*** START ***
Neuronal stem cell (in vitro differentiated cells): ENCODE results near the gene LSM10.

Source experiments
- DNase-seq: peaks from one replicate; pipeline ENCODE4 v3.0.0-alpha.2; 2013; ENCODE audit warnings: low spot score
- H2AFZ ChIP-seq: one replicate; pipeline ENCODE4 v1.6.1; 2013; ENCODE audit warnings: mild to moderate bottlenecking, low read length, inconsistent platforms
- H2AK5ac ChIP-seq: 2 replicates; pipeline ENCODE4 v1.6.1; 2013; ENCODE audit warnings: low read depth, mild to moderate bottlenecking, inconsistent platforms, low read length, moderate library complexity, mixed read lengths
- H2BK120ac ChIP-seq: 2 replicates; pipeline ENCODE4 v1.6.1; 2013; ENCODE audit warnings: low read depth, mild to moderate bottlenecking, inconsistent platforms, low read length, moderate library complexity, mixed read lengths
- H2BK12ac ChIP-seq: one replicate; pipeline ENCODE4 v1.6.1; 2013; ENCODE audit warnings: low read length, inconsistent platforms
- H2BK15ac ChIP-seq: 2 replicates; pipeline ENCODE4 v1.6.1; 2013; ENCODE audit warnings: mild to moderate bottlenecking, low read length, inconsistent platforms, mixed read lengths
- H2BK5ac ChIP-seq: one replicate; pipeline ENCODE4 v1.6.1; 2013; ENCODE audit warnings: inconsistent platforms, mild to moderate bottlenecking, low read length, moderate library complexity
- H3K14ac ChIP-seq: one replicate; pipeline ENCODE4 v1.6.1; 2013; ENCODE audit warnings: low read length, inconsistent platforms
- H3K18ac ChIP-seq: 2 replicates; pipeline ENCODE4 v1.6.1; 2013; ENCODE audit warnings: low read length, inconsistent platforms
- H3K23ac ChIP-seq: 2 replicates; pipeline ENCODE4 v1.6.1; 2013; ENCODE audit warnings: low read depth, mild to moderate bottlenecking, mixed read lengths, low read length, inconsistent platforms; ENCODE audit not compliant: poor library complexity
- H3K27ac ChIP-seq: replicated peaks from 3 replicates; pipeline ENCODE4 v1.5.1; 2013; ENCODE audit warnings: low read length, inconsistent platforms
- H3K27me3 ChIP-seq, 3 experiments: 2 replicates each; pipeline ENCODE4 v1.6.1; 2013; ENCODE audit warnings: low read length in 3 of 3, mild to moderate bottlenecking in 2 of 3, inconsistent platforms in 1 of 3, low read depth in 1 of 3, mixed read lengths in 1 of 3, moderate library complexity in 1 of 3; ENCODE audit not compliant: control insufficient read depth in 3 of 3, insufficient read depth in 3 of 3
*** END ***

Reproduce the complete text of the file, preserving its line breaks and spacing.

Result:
Neuronal stem cell (in vitro differentiated cells): ENCODE results near the gene LSM10.

Source experiments
- DNase-seq: peaks from one replicate; pipeline ENCODE4 v3.0.0-alpha.2; 2013; ENCODE audit warnings: low spot score
- H2AFZ ChIP-seq: one replicate; pipeline ENCODE4 v1.6.1; 2013; ENCODE audit warnings: mild to moderate bottlenecking, low read length, inconsistent platforms
- H2AK5ac ChIP-seq: 2 replicates; pipeline ENCODE4 v1.6.1; 2013; ENCODE audit warnings: low read depth, mild to moderate bottlenecking, inconsistent platforms, low read length, moderate library complexity, mixed read lengths
- H2BK120ac ChIP-seq: 2 replicates; pipeline ENCODE4 v1.6.1; 2013; ENCODE audit warnings: low read depth, mild to moderate bottlenecking, inconsistent platforms, low read length, moderate library complexity, mixed read lengths
- H2BK12ac ChIP-seq: one replicate; pipeline ENCODE4 v1.6.1; 2013; ENCODE audit warnings: low read length, inconsistent platforms
- H2BK15ac ChIP-seq: 2 replicates; pipeline ENCODE4 v1.6.1; 2013; ENCODE audit warnings: mild to moderate bottlenecking, low read length, inconsistent platforms, mixed read lengths
- H2BK5ac ChIP-seq: one replicate; pipeline ENCODE4 v1.6.1; 2013; ENCODE audit warnings: inconsistent platforms, mild to moderate bottlenecking, low read length, moderate library complexity
- H3K14ac ChIP-seq: one replicate; pipeline ENCODE4 v1.6.1; 2013; ENCODE audit warnings: low read length, inconsistent platforms
- H3K18ac ChIP-seq: 2 replicates; pipeline ENCODE4 v1.6.1; 2013; ENCODE audit warnings: low read length, inconsistent platforms
- H3K23ac ChIP-seq: 2 replicates; pipeline ENCODE4 v1.6.1; 2013; ENCODE audit warnings: low read depth, mild to moderate bottlenecking, mixed read lengths, low read length, inconsistent platforms; ENCODE audit not compliant: poor library complexity
- H3K27ac ChIP-seq: replicated peaks from 3 replicates; pipeline ENCODE4 v1.5.1; 2013; ENCODE audit warnings: low read length, inconsistent platforms
- H3K27me3 ChIP-seq, 3 experiments: 2 replicates each; pipeline ENCODE4 v1.6.1; 2013; ENCODE audit warnings: low read length in 3 of 3, mild to moderate bottlenecking in 2 of 3, inconsistent platforms in 1 of 3, low read depth in 1 of 3, mixed read lengths in 1 of 3, moderate library complexity in 1 of 3; ENCODE audit not compliant: control insufficient read depth in 3 of 3, insufficient read depth in 3 of 3